Remix: Part 2

OK, I’m hooked. I left off my last Remix post by asking what Lessig was advocating and what it looks like, and hoping that I’d find out in Parts 2 and 3. Lessig delivered in Part 2.

This is the part of the book that the title comes from: “Making Art and Commerce Thrive in the Hybrid Economy.” Lessig is suggesting a hybrid between sharing and commercial (or thee and me) economies, and he provides numerous online models for what this looks like. My only real complaint at this point is that I, the reader, still have to do the hard work of mapping those examples onto non-online interaction. If the U.S. were to model copyright/trademark law after YouTube practices, what does that really mean? (Is it even really possible?)

On the bright side, we (the U.S.) already have one of the components that Lessig describes as integral to a sharing (and thus also a hybrid) economy: diversity. “Diversity in experience and worldviews, so s to help a project fill in the blind spots inherent in any particular view” (165). True, some will argue that most U.S. citizens have a very Westernized worldview. I would argue, though, that the necessary diversity does exist here … if only the powers that be are clever enough to seek the expertise of those with perspectives different from their own. (The anecdote that immediately springs to mind is Abraham Lincoln’s filling his Cabinet with his political “enemies” so as to have a broader diversity in his think tank.) What I’m not sure of, though, is if any government endeavor will ever be able to command the sort of volunteer power necessary to do something like this. Lessig hints in this part that he may feel the same way, but he seems more perturbed by the particular practices of our government rather than the inherent trappings of any government. I’m hoping there is more wisdom on this subject to come in Part 3.

I also really enjoyed Lessig’s inclusion of Sherry Turkle (starting on page 217). Theoretically, he could have done a lot more with her work on online identities, but I think the point about shifting identities demonstrating the value of generosity is well made. In the end, the thing that destroys the goodwill of hypertextual communities is greed. And, interestingly, the greed/generosity balance is both political and religious hotspot for many people even outside online culture. (I’m thinking income tax debates for politics, and for Christianity, at least, the passage about it being easier for a camel to go through the eye of a needle than for a rich person to go to Heaven. I can’t speak for any other religions, but I do get a sense of the same ideal from those that I have any experience at all with.)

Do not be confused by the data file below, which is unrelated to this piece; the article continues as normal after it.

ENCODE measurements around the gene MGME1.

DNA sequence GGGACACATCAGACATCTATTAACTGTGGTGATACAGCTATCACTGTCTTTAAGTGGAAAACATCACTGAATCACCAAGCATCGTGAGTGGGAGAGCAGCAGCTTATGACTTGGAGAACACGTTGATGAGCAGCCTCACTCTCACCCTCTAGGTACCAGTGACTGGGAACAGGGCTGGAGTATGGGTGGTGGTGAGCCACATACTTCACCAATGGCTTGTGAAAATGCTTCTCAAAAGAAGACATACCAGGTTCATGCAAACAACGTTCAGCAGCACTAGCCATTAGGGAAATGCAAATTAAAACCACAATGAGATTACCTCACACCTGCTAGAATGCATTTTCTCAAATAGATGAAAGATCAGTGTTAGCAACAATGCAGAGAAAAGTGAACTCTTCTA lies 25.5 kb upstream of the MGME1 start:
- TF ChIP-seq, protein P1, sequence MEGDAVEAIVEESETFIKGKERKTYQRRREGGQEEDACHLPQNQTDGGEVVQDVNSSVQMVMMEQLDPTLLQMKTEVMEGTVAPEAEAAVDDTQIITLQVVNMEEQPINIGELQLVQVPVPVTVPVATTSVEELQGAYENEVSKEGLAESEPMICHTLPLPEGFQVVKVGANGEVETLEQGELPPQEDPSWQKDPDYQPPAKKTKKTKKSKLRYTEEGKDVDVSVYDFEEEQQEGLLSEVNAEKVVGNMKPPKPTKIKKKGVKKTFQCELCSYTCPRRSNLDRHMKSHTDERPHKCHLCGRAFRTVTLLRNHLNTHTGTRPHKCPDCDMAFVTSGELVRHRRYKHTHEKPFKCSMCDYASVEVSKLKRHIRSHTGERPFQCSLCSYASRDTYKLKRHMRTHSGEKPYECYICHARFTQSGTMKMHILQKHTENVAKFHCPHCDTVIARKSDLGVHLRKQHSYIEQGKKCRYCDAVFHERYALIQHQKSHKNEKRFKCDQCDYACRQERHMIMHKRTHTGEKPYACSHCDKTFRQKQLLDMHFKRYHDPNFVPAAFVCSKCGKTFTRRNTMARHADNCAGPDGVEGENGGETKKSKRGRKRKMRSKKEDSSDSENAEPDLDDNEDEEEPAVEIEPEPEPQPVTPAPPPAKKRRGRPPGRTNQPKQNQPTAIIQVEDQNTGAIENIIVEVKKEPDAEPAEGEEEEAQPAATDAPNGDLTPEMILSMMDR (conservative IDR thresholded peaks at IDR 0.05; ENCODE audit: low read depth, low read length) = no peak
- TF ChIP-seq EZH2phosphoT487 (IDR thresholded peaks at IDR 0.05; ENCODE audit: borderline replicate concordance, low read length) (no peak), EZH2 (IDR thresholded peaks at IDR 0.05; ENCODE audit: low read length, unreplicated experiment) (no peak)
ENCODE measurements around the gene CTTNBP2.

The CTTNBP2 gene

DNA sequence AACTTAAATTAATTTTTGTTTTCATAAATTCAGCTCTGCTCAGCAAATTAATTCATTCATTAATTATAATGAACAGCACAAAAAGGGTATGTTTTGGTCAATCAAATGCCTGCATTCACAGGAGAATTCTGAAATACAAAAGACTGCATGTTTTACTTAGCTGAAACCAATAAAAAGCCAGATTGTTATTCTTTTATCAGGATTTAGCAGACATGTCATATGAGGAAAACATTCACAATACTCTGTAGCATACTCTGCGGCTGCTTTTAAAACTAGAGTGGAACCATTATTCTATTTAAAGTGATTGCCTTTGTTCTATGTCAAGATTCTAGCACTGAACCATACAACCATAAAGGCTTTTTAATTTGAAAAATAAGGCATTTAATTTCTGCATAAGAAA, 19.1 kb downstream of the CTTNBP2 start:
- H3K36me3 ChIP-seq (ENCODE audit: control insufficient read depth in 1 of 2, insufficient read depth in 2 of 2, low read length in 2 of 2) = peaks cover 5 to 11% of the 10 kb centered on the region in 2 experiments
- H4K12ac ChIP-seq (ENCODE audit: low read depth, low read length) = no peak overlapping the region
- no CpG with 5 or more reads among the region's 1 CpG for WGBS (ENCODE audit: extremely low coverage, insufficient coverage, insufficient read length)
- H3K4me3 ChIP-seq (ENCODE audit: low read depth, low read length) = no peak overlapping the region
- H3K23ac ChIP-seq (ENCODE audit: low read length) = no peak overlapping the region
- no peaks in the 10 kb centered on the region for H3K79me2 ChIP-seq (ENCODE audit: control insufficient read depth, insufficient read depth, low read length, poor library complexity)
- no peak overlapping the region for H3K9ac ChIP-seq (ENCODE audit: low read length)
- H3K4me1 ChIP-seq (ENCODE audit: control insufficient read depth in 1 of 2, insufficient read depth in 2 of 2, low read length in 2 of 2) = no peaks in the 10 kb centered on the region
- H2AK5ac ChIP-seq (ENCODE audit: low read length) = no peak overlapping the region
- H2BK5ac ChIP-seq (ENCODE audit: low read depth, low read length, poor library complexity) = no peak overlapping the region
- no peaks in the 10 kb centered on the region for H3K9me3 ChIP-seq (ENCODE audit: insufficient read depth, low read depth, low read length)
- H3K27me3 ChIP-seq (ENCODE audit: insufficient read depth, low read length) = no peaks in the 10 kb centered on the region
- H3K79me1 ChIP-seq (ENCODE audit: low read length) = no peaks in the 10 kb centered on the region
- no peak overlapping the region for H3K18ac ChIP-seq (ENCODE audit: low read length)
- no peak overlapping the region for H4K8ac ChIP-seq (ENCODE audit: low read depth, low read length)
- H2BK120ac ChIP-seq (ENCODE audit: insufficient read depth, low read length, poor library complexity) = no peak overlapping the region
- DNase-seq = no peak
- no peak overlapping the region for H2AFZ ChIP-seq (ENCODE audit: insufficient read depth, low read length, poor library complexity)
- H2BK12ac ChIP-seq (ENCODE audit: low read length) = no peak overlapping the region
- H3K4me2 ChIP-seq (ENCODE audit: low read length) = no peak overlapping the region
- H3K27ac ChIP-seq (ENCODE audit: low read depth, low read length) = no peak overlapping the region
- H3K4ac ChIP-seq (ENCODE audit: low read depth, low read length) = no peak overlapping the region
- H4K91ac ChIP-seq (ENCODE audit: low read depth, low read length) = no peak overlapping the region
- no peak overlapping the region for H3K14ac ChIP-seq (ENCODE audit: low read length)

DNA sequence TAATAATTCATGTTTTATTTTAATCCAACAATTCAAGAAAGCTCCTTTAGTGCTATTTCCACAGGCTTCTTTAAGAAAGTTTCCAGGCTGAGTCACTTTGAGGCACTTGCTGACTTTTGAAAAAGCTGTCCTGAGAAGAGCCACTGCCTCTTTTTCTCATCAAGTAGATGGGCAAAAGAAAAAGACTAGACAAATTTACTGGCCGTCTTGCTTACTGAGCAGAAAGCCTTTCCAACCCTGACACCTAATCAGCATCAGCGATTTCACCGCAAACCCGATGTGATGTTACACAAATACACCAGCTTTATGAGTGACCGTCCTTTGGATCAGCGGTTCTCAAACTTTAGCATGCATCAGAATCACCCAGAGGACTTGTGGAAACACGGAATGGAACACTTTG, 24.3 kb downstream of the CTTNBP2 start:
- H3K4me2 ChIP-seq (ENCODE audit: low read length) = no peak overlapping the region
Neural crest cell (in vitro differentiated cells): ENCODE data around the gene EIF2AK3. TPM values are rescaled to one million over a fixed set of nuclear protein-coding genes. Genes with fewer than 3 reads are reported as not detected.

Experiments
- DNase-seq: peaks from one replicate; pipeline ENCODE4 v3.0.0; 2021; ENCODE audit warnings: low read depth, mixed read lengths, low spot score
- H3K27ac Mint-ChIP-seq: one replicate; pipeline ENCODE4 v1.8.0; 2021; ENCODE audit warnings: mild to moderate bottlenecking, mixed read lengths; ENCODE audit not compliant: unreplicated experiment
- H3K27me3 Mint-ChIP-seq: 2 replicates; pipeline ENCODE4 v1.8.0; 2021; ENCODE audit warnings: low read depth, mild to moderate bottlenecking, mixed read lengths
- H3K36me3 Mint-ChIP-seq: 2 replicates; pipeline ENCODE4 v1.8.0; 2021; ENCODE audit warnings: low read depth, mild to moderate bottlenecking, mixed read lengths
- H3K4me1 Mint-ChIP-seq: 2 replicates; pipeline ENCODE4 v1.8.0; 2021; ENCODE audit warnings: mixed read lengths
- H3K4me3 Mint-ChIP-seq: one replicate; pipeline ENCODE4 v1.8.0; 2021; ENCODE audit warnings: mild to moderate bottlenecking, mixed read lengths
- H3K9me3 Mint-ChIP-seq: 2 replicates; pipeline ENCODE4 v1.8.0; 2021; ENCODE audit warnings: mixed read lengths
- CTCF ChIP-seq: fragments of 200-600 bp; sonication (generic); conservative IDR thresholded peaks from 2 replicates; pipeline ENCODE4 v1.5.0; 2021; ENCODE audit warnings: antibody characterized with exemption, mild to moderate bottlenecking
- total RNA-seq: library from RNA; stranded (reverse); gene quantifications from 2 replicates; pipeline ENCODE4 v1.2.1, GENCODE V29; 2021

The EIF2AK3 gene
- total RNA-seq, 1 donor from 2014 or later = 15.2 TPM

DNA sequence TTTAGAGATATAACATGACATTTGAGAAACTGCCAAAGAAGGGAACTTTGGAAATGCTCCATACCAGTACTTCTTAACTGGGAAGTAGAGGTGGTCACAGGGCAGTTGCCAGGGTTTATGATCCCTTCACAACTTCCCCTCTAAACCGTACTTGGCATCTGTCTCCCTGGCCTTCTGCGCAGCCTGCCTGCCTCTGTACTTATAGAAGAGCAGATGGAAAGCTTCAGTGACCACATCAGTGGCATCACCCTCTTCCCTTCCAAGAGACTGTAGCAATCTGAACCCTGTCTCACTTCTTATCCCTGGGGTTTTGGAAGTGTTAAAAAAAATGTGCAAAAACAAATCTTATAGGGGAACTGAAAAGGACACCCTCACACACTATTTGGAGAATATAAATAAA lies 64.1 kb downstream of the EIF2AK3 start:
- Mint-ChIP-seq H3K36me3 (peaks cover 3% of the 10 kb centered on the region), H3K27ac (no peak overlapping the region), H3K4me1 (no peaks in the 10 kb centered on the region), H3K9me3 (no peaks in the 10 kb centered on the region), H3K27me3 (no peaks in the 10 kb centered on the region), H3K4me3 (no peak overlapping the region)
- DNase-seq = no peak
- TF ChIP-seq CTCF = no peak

Perhaps my favorite bit of this part of the book is on page 130, where Lessig says, “For reasons at the core of this book, inspiring more creativity is more important than whether you or I like the creativity we’ve inspired.” This passage really resonated for me. Part of that is probably because of my pedagogical stance regarding creativity. For every project I assign in my English 101 and 249 classes, I explain the learning goals and tell students that I am open to creative reinterpretations of the project as long as they still meet those goals or similar goals that I approve. Although I haven’t always liked my students’ creative reinterpretations (a wiki on alcohol-related expertise, even by non-minor students, could seem suspect), they have always responded excitedly to this possibility. There is no doubt in my mind that the students who take this option spend more time thinking in more ways about the rhetorical situation they are placing their work into.  I also have reason to believe that there investment in the project makes them more likely to continue writing for the public in the future. (My evidence for this includes both email updates from and Facebook groups formed by former students.)

But, really, I think my attraction to that observation on page 130 goes even deeper than pedagogical ideals. There is something very instinctual that tells me that creativity is important to humanity, even when it’s creativity I don’t like. I suppose I’m interpreting creativity to mean most of the things mentioned in the First Amendment, which has been so basic to my upbringing that acting on it does feel instinctual (though I recognize it’s learned). But I also think there’s the possibility that it goes even deeper. Things like art therapy make me believe that there’s something a little more basic in human nature that really needs to embrace Lessig’s RW culture.

For now, I’m excited to read Chapter 10 in Part 3, which Lessig said in Part 2 will deal with the Creative Commons license.  Since Lessig is a cofounder of that project, it will be really intriguing to learn about his vision for it. I particularly like his summary of it on page 226: “Take and share my work freely. Let it become part of the sharing economy. But if you want to carry this work over to the commercial economy, you must ask me first. Depending upon the offer, I may or may not say yes.”


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